The old home mat advantage didn't produce any champions this weekend, but a pair of Crimson Bears wrestlers treated the crowd to close title matches and three more bounced back from losses to take third at Juneau-Douglas High School's annual Pilot Invitational.
The JDHS wrestling team ended up with a well-earned fourth place after Saturday's finals of the 16-team tournament. Colony, the state's top-ranked team on the 4A level, took home the team championship as many had expected. Sitka finished in second, and Wrangell ended up in third.
Senior Bryce Saviers, one of four fourth-year wrestlers to take part in Saturday's Senior Night ceremonies, was the final Crimson Bear eliminated. He faced Colony's Kyle Wilson, 4A's top-ranked 125-pounder, in a nip-and-tuck championship match before surrendering just his third loss of the season and securing the weight's second spot.
Saviers had never faced Wilson before the match, but grew to respect his opponent as he watched Colony's team captain place second in the state last season and first the year before.
"I'd say I feel pretty good about how I did. I think a lot of people were impressed that I stuck with a kid of (Wilson's) caliber and I've got nothing to hang my head about," Saviers said. "Now my goal is to make it to state and, hopefully, wrestle with him again."
Fellow seniors Ben Roemling, Kurt Barry and Tony Barril joined Saviers in presenting flowers to their parents and getting a final acknowledgment from their home crowd prior to Saturday's finals matches.
"It was neat to have them get that moment in front of everyone," head coach Bob Cox said. "We had a lot of people there cheering this weekend and it was just a pretty good tournament."
Freshman Wilson Suzuki was the other Crimson Bear to lose his finals match, also falling to a ranked Colony opponent and matching Saviers' second-place at 103 pounds. The real excitement of Suzuki's weekend came in the semifinals, however, as he finally defeated Sitka's Cameron O'Neill in dramatic fashion.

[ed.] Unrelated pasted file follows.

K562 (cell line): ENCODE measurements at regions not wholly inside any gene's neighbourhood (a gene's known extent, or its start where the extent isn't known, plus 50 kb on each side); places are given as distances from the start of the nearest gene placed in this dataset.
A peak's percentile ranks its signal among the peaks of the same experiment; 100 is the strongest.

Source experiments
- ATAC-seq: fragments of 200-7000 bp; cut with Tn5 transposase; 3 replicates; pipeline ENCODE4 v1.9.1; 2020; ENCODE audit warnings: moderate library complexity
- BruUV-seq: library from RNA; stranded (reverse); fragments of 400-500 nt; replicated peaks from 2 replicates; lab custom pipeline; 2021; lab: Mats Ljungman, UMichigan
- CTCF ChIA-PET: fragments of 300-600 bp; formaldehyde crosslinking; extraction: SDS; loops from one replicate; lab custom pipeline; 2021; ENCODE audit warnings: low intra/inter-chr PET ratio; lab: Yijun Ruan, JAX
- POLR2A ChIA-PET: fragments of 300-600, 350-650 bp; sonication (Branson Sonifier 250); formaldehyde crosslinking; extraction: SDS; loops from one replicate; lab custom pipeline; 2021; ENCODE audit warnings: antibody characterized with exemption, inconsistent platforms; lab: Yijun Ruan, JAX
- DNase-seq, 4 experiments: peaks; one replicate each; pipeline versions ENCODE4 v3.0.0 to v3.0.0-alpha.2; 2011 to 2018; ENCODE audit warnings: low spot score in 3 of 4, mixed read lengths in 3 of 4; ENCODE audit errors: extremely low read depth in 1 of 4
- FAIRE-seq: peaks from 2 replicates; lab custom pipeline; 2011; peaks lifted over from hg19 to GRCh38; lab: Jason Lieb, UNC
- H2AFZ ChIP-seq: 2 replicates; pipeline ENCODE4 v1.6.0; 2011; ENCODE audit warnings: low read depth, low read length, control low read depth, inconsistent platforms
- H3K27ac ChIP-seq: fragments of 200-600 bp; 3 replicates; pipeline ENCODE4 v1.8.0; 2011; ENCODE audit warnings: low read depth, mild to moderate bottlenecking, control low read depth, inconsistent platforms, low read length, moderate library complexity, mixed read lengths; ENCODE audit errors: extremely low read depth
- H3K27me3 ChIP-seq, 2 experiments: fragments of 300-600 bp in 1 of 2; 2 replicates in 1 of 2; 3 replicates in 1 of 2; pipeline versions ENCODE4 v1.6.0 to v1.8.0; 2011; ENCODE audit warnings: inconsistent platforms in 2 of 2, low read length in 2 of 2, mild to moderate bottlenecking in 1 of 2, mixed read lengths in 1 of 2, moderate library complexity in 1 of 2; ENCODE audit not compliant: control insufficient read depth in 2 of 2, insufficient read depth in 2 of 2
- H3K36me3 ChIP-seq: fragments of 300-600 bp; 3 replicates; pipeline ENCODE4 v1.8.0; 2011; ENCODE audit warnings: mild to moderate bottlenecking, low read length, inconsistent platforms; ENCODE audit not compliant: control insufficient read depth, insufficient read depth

Suzuki had already dropped "at least two" close matches to O'Neill this season, according to Cox, and appeared to be headed for another defeat as he trailed 7-0 with just seconds remaining in the final period. A quick strike from the freshman put O'Neill on his back in the final ten seconds, though, and Suzuki was able to secure the pin just before time ran out.
"He really showed a lot of heart and proved that old adage - it's never over until it's over," Cox said. "A lot of people would have slacked off being down that much at the end. It's a great thing for him to experience through staying so focused on his goal."
Three more JDHS wrestlers battled back from earlier losses to take third in their respective weight classes.
Freshman Thomas Riley finished third at 112 pounds after dropping a semifinal match to Jesse Rogers, his pesky rival from Mount Edgecumbe this season. Rogers is currently ranked third in the state in 3A, and stretched his streak to three close wins against Riley.
"Thomas was actually leading by a point headed into the final round, but (Rogers) got a
quick little reversal to go up a point on his side," Cox said. "Thomas just wasn't able to flip it back around before time ran out. He was real close to getting to the finals."
Ross Lietz, the team's new 215-pounder, also placed third in just his second weekend of wrestling in competition. Cox admits that Lietz still has some rust to shake off, but added that his progress has been quick thus far.
"He gets better and better each time he wrestles, but he's definitely still getting the hang of things right now," Cox said. "We should be able to get him ready for regionals in a coupe of weeks."
Sophomore heavyweight Cole Bossio was the final Bear to take third, bouncing back from a tough semifinal match in which he lost by a single point.
With next weekend off for the Thanksgiving break, Cox and company will turn their focus to the regional tournament that is now just two weeks away.
"I think we've covered everything technique-wise. Now it's time for fine-tuning through repetitive drilling," Cox said. "Of course a coach sort of cringes when the kids have two weeks of eating ahead of them. Hopefully they don't get too far over the weights they need to be at for regionals."
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